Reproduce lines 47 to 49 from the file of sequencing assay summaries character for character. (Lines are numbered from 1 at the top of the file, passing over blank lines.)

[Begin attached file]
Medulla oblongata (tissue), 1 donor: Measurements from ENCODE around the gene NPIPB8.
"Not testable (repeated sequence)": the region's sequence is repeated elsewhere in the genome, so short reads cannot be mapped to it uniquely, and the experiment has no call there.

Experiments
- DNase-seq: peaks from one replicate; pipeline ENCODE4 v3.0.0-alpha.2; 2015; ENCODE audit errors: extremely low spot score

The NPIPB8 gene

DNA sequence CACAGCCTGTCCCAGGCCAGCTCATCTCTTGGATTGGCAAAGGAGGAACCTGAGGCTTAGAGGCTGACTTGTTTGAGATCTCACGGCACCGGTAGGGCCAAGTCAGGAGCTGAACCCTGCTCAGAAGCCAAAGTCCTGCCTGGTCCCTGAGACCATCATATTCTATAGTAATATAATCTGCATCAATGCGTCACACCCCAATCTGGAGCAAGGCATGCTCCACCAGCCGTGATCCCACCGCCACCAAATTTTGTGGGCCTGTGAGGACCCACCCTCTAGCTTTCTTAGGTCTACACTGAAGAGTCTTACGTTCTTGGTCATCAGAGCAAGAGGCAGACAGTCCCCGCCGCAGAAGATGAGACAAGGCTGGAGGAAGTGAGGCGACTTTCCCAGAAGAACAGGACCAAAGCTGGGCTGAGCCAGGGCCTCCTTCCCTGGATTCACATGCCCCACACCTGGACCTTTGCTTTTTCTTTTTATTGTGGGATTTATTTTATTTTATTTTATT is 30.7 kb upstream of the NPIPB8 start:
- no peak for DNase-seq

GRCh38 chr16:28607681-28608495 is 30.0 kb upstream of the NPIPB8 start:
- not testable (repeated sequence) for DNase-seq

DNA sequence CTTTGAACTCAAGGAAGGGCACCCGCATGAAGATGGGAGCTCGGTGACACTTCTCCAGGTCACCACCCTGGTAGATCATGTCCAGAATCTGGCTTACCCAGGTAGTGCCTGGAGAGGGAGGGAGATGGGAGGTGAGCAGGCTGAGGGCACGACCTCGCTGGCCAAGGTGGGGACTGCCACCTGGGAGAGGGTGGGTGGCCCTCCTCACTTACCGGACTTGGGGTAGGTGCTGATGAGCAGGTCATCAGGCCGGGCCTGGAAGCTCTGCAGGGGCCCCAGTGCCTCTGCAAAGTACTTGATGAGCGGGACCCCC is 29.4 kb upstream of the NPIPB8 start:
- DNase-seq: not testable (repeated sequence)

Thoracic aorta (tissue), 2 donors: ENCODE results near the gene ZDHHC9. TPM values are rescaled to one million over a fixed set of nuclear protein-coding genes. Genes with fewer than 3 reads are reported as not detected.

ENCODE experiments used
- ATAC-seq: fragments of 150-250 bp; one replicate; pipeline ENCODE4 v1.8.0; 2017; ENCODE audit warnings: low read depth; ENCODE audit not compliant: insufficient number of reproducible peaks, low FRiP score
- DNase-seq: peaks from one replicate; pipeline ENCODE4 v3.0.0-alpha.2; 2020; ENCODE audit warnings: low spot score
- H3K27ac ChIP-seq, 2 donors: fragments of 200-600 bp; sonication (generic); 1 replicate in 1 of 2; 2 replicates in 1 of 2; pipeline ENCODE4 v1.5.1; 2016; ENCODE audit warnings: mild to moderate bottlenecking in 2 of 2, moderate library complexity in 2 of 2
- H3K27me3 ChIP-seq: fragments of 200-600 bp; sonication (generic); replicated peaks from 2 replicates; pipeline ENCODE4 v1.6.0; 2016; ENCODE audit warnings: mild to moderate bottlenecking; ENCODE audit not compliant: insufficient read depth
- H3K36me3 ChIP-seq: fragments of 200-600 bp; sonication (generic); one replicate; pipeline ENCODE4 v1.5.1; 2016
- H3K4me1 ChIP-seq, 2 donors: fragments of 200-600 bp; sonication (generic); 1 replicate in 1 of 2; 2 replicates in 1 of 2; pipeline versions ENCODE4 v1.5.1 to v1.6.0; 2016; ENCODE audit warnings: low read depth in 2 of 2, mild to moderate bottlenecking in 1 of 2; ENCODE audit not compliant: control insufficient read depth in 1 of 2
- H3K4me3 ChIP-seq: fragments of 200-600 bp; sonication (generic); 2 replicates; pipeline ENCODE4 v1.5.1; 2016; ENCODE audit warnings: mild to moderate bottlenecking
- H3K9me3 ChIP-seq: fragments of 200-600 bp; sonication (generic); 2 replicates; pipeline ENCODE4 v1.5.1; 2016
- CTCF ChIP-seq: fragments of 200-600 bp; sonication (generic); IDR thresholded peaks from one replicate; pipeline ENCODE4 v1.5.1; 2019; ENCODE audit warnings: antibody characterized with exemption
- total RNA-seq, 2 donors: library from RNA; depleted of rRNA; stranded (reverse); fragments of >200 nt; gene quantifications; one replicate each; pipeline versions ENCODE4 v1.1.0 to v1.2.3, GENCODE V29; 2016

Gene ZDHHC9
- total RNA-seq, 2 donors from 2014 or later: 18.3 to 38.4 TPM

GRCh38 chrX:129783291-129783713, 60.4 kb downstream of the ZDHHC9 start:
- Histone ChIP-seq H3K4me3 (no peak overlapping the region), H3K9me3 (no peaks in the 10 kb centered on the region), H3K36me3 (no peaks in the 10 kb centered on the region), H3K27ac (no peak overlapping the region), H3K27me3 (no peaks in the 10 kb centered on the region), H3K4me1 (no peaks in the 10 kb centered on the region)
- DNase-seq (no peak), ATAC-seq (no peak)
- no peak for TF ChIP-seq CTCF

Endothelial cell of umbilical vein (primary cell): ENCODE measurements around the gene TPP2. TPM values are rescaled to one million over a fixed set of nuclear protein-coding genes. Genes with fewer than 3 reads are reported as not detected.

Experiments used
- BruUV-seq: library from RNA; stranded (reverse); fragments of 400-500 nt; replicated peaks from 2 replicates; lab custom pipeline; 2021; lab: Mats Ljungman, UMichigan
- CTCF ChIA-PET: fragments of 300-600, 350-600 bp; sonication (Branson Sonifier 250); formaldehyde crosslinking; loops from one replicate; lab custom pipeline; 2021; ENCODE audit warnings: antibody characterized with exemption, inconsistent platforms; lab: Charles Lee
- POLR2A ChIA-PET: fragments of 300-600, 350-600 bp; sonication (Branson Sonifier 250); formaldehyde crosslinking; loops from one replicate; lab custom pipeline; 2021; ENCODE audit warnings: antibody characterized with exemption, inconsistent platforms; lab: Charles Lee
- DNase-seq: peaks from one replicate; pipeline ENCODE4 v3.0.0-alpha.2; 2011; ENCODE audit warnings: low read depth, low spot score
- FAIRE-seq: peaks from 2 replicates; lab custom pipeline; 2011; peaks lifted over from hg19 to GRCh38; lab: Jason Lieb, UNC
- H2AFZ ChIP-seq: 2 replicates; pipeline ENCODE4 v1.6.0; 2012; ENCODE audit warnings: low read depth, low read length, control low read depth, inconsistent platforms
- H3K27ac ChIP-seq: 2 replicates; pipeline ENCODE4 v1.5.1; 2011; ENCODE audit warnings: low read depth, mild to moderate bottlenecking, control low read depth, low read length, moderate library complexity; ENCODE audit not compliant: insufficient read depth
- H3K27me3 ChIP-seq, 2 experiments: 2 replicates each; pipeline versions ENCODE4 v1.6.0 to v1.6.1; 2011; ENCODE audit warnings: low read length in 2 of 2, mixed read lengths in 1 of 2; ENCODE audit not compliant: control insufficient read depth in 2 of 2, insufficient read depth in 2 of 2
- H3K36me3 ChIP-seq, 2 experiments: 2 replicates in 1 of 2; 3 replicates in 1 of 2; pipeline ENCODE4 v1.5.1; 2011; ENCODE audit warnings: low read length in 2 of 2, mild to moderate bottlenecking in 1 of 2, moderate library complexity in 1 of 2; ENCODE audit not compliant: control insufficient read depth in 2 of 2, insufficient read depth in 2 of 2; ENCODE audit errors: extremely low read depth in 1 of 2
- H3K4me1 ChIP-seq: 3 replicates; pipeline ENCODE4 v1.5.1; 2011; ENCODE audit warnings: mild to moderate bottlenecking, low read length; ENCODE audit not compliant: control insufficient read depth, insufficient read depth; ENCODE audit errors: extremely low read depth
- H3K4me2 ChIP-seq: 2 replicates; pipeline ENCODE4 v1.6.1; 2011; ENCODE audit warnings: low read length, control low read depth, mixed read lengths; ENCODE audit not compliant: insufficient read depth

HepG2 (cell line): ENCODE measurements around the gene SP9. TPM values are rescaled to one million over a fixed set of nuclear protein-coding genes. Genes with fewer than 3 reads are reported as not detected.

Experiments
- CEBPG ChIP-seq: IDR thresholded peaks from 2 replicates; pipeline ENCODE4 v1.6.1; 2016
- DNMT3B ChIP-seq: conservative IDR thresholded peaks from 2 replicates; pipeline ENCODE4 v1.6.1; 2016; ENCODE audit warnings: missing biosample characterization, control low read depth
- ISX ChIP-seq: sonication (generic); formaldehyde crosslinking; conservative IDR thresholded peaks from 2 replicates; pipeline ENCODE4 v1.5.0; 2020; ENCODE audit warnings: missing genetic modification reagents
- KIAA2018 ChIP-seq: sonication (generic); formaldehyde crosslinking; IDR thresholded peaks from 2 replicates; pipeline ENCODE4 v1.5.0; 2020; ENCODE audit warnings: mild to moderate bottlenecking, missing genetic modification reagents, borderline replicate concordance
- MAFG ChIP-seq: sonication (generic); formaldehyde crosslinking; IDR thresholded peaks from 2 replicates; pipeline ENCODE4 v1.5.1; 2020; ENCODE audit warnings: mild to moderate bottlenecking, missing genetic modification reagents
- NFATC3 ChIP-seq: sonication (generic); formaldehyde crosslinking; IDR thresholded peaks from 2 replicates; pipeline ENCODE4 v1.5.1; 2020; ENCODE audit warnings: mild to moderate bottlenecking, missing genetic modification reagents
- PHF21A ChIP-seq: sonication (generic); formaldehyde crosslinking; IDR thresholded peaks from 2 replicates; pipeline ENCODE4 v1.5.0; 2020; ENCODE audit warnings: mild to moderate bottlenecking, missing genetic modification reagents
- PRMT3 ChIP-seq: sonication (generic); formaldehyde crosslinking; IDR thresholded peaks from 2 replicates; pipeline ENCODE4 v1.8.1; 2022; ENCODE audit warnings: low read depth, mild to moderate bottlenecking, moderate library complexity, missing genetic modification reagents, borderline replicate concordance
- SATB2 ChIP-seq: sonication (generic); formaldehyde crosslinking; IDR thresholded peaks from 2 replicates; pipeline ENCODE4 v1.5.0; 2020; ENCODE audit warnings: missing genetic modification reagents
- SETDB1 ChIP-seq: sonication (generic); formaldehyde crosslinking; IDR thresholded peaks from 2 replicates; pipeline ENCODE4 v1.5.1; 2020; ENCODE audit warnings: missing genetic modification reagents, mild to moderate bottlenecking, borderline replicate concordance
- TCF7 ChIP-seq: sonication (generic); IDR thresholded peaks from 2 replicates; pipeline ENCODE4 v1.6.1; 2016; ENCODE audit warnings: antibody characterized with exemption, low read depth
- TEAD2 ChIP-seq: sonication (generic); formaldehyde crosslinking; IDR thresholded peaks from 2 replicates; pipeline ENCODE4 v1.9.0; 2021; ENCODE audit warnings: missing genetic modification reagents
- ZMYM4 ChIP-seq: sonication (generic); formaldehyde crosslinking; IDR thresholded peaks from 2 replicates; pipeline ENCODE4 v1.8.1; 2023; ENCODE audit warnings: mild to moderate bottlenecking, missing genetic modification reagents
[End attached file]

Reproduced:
- ISX ChIP-seq: sonication (generic); formaldehyde crosslinking; conservative IDR thresholded peaks from 2 replicates; pipeline ENCODE4 v1.5.0; 2020; ENCODE audit warnings: missing genetic modification reagents
- KIAA2018 ChIP-seq: sonication (generic); formaldehyde crosslinking; IDR thresholded peaks from 2 replicates; pipeline ENCODE4 v1.5.0; 2020; ENCODE audit warnings: mild to moderate bottlenecking, missing genetic modification reagents, borderline replicate concordance
- MAFG ChIP-seq: sonication (generic); formaldehyde crosslinking; IDR thresholded peaks from 2 replicates; pipeline ENCODE4 v1.5.1; 2020; ENCODE audit warnings: mild to moderate bottlenecking, missing genetic modification reagents